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A Woman's LifePauline Wengeroff and Memoirs of a Grandmother$
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Shulamit Magnus

Print publication date: 2015

Print ISBN-13: 9781906764524

Published to Liverpool Scholarship Online: February 2021

DOI: 10.3828/liverpool/9781906764524.001.0001

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Wengeroff in America

Wengeroff in America

(p.166) Six Wengeroff in America
A Woman's Life

Shulamit S. Magnus

Liverpool University Press

This chapter addresses Pauline Wengeroff's strange tale about her brother Ephraim, who had converted to Christianity while in the United States and then reverted to Judaism during a family conclave in Germany under the agonized plea of their aged mother. After the death of their mother, who had made Ephraim swear not to return to the United States as long as she lived, he returned there. In fact, Ephraim returned to Christianity, too, and more, to proselytizing Jews. Ephraim played a large role in the near-publication of Memoirs of Grandmother in America: first, in translating both volumes into English from the predominant German in which they had appeared; in helping to identify potential publishers and in shopping the volumes around; and then in sinking Wengeroff's promising prospects of having them published by the Jewish Publication Society (JPS) when its publication board learned the truth about him. Wengeroff, who was terrified of pogroms, wished very much to come to America; she also tried mightily to have her memoirs published there. She succeeded in neither goal. Yet in a real sense she did come to America because her attempt to get published there set off a remarkable exchange among American Jewry's most prominent leaders about Jewish boundary lines and the ‘right’ story of Jewish modernity for American Jewry.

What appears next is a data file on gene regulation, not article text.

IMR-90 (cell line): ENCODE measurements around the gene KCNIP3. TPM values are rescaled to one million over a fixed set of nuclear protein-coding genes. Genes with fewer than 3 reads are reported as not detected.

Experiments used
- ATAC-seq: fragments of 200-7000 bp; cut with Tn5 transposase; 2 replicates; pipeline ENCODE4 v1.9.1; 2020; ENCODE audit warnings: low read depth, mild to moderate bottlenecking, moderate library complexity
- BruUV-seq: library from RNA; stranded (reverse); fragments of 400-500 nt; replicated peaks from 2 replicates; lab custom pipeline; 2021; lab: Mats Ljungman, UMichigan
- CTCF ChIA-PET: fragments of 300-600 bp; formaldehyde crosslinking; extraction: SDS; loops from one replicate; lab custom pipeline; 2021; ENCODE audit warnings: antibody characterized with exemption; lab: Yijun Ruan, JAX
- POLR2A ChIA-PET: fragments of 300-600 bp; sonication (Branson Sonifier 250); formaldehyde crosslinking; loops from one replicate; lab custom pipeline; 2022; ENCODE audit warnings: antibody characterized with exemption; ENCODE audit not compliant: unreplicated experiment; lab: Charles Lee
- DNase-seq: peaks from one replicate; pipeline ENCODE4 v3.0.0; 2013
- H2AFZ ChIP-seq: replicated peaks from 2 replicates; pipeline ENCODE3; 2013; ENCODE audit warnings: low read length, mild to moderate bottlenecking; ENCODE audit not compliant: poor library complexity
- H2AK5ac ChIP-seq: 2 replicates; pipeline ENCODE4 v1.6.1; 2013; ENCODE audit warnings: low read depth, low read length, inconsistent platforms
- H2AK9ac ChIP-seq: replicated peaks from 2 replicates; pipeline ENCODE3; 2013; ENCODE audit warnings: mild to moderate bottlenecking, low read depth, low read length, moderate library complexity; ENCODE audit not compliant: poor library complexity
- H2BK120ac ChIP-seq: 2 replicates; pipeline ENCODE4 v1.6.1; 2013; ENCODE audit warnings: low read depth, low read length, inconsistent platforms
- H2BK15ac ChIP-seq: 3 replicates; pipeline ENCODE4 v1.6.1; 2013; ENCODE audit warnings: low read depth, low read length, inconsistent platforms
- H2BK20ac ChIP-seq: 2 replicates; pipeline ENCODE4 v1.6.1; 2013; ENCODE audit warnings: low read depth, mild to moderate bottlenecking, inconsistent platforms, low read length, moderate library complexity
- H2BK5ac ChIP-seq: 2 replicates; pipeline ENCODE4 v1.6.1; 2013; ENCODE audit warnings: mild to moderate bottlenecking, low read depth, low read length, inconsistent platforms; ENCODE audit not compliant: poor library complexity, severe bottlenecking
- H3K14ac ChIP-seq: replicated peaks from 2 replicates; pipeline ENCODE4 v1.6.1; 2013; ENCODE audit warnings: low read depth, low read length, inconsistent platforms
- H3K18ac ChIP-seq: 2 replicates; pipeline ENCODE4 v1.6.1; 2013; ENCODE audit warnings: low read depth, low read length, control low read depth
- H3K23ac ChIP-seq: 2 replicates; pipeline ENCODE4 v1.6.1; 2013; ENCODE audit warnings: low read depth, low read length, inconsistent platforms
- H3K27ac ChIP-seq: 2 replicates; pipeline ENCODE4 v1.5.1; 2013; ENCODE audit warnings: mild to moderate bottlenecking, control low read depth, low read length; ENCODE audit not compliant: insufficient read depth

Keywords:   Pauline Wengeroff, religious conversion, United States, Christianity, Judaism, Memoirs of a Grandmother, Jewish Publication Society, American Jewry, Jewish boundary lines, Jewish modernity

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